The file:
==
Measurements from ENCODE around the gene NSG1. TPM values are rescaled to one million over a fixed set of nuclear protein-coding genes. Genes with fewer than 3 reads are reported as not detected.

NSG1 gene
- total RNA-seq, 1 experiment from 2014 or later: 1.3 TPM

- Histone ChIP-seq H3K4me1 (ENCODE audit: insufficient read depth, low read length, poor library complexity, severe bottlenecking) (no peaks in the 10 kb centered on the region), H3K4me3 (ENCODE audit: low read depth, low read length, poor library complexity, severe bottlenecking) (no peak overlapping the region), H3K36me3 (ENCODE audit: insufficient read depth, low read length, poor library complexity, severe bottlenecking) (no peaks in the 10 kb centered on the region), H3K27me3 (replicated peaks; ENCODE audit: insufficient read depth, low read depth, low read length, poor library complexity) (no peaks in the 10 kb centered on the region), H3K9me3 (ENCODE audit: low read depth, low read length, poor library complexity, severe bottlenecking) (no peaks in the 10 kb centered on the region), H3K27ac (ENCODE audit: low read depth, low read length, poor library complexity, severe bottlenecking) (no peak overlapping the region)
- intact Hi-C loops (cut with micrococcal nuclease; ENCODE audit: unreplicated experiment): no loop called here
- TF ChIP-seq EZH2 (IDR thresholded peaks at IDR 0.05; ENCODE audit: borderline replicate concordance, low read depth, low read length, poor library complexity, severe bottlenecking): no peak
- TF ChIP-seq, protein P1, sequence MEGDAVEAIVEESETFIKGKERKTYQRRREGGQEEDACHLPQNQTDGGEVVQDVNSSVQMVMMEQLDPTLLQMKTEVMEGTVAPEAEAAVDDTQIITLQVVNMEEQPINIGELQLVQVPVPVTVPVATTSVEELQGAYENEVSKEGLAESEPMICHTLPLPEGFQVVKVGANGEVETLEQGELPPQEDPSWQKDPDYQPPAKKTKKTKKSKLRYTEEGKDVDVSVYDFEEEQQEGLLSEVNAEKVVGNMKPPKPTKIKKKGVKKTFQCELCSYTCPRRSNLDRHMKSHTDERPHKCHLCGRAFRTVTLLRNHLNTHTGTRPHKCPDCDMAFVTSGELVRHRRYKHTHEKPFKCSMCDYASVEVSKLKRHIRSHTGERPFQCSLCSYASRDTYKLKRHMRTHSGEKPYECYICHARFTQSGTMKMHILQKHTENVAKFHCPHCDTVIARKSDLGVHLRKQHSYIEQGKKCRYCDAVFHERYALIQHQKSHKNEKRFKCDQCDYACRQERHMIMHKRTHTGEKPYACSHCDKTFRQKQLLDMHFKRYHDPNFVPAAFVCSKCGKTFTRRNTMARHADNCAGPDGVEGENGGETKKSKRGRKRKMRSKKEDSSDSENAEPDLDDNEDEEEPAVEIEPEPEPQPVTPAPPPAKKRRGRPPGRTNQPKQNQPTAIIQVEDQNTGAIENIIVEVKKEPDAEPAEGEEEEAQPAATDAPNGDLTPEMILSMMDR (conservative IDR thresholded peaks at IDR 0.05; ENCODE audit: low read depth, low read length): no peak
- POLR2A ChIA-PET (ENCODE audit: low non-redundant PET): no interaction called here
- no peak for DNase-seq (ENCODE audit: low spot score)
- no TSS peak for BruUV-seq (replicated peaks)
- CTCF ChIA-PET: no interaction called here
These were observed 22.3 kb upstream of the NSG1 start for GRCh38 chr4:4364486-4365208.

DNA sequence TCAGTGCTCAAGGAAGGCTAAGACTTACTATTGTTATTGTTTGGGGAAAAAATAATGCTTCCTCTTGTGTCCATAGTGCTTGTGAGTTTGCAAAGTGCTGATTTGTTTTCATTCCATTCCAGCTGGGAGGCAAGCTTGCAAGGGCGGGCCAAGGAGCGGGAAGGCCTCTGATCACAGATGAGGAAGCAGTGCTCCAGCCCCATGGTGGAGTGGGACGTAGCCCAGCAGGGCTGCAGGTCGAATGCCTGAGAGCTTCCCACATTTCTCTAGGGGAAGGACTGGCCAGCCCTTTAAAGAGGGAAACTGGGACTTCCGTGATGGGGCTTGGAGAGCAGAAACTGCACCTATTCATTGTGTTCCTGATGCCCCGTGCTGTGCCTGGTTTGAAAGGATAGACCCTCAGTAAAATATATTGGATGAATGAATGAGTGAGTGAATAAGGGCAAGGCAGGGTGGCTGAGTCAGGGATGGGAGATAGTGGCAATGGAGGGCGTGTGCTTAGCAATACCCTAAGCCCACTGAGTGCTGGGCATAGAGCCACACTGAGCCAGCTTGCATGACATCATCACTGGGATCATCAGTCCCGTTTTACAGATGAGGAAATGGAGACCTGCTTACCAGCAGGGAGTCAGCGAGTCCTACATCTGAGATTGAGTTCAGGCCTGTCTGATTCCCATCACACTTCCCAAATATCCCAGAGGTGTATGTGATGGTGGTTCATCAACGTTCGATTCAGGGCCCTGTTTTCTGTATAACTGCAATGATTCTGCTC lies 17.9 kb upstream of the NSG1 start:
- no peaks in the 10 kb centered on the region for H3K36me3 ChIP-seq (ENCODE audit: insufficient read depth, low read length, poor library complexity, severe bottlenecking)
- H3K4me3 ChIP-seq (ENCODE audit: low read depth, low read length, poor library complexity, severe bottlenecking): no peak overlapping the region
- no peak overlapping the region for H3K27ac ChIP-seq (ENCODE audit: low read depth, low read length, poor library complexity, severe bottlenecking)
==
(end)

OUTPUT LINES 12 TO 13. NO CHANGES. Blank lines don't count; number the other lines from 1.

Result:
These were observed 22.3 kb upstream of the NSG1 start for GRCh38 chr4:4364486-4365208.

DNA sequence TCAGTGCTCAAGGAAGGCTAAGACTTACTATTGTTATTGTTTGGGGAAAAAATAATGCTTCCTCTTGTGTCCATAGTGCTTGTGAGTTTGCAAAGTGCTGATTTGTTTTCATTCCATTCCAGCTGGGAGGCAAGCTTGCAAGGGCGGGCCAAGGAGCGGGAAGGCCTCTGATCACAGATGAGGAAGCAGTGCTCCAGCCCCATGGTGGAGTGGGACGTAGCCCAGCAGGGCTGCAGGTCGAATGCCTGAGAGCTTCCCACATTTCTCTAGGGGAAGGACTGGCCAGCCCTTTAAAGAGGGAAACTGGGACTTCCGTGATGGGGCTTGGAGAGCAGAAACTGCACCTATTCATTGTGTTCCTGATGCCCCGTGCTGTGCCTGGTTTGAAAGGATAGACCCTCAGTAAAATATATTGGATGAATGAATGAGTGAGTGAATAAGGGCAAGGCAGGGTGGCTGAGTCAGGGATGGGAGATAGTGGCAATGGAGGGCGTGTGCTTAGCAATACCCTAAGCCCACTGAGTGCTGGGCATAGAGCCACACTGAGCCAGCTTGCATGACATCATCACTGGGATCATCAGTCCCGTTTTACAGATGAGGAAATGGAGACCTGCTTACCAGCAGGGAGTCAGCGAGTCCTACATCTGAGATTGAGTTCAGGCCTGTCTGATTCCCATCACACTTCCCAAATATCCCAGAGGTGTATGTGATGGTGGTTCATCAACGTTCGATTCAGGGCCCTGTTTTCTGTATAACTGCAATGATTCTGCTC lies 17.9 kb upstream of the NSG1 start: